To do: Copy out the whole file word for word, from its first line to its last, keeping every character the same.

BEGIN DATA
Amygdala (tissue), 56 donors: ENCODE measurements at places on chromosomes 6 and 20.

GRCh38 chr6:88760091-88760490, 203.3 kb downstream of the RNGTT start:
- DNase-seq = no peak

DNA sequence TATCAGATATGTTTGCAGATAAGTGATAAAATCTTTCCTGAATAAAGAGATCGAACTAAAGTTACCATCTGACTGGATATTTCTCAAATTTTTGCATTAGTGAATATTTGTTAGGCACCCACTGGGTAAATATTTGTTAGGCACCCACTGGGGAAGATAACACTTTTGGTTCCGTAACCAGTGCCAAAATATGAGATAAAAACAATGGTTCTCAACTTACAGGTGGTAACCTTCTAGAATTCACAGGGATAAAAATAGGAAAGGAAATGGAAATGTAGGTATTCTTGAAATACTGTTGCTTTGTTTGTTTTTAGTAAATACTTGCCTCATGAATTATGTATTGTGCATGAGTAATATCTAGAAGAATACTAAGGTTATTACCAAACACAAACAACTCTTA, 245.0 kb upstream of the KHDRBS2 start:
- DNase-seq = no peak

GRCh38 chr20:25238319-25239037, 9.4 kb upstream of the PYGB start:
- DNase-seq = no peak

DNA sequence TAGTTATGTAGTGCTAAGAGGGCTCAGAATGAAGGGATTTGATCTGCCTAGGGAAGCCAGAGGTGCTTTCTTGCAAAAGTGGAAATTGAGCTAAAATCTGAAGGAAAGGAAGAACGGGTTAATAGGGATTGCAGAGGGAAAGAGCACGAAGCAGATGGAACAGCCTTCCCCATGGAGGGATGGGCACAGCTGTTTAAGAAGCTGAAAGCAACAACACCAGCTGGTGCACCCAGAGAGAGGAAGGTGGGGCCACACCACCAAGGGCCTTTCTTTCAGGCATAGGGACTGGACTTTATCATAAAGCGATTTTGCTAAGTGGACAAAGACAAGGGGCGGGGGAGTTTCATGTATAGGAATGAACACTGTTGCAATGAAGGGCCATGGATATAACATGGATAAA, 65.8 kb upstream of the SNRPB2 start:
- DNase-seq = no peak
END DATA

Amygdala (tissue), 56 donors: ENCODE measurements at places on chromosomes 6 and 20.

GRCh38 chr6:88760091-88760490, 203.3 kb downstream of the RNGTT start:
- DNase-seq = no peak

DNA sequence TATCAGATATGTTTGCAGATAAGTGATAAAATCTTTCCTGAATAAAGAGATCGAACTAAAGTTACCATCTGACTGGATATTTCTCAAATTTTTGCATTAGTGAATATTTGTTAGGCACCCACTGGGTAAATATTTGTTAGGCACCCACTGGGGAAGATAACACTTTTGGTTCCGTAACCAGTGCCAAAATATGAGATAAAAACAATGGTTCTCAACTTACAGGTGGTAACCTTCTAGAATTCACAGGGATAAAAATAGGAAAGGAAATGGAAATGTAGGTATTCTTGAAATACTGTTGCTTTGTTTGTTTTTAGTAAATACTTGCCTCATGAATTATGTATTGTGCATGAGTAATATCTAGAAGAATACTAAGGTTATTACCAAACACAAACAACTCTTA, 245.0 kb upstream of the KHDRBS2 start:
- DNase-seq = no peak

GRCh38 chr20:25238319-25239037, 9.4 kb upstream of the PYGB start:
- DNase-seq = no peak

DNA sequence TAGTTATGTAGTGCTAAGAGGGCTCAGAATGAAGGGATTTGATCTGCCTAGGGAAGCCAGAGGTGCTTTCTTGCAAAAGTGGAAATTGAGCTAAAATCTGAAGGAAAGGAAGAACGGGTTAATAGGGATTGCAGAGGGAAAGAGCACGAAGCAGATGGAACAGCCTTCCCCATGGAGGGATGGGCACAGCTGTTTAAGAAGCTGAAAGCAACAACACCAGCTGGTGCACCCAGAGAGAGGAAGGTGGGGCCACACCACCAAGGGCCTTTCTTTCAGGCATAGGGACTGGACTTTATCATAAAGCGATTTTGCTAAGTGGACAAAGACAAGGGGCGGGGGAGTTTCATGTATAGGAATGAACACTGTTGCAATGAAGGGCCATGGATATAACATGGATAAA, 65.8 kb upstream of the SNRPB2 start:
- DNase-seq = no peak